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Stay seated please


Bruce J

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I had a few buddies in my Pathfinder with me last weekend, and after a full morning of fishing we pulled up to the dock of a local restaurant. As we approached the dock, they all got up to help out.  Of course that made it a bit more challenging for me to see the dock clearly, and it was also a bit distracting. And one of the guys had very little time on boats. You might already know where this is going. 

Just as I got the boat to the dock, the inexperienced guy on the bow jumped onto the dock. It wasn’t a great leap across an open span of water, just a short hop down onto the dock. But he didn’t stick the landing. In fact he so misjudged it that he landed almost directly on his side, hard. He got up right away, and as I tied the boat off, my other friends escorted him over to a nearby bench in the shade. When I got over to him he had lost all of his color and was clearly quite shaken. After about 15 minutes and a bottle of water, he felt well enough to go into the restaurant to recover further. 

It all reminded me that I need to tell my friends/guests to keep their seats while I’m docking until I ask them to get up. Everyone naturally wants to help, and in the past I thought it was more courteous to let them help.  But boats and docks create a challenging and even dangerous environment, and simplification is key.  At that same restaurant I witness potentially dangerous boat/guest interactions quite frequently, all when trying to help or getting on or off prematurely. 

So there’s a new rule on my boat and I’ll remember to express it more clearly before we get near the dock. I think most would appreciate some clear and easy instruction anyway so they don’t have to wonder what they should be doing. 

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Only my wife and kids are allowed to get up while docking because they are aware of what is happening. I tell everyone else to just hang tight while we get tied up. Not to mention what happened to your guest, that happens more than people realize, but how many times have you seen hands/fingers hanging over the gunnels while docking?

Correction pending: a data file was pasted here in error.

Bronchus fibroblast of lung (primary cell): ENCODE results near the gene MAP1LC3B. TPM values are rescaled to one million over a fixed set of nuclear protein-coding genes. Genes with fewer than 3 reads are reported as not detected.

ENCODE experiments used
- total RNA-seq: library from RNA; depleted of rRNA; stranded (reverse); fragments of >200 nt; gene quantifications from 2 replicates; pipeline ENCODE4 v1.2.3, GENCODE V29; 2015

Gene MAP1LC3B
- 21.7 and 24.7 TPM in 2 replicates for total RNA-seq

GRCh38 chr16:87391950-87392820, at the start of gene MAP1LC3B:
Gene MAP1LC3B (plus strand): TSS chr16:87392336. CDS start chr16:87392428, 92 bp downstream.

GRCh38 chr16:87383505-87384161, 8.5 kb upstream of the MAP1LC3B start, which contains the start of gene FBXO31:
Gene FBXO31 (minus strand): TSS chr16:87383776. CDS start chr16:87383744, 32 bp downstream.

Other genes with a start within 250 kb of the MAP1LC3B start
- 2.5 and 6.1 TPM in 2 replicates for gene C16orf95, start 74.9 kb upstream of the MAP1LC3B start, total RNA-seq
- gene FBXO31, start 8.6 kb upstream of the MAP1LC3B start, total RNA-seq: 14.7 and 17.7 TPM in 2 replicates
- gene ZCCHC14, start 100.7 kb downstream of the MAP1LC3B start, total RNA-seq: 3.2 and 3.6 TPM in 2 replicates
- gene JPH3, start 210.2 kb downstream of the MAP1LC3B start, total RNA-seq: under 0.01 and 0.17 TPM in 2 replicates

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I always launch and retrieve my sled by myself .

But two weeks ago , one of my buddies , tried to help out and decided it was a good idea to release the clicker , on the winch .

This is a very steep ramp , and I loves my slick bunk spray .

As I was trimming the motor down, I heard several hard thumps , and knew right away what had happened .

This guy is so lucky his wrist was not broken .

So swollen , so black n blue .

Hurts just thinking about it .

Dude maned up , and we proceeded to put on quite the clinic that day .

🇺🇸☠️

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I have had a few similar experiences.  You have to remind guests (especially new inexperienced ones) every time they are on the boat.  I treat it like an amusement park ride... Stay seated, hands and feet in the boat until it has completely come to a stop.  I don't need help unless I ask you for it! :D 

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Glad he is okay, your buddy too, Outlaw.

I'm the same as most, stay seated until the boat it stopped. I do not want help launching or retrieving unless you're one of two of the guys I grew up with and have boated/fished with my whole life. I have a system and If I count on anyone else to do anything, I do not know for a fact it's been done or done correctly (as simple as putting the plug in). Some call it being a control freak or whatever, and that's fine. My life and their life is my responsibility, and I will control what I can to ensure we all have a safe and enjoyable day on the water.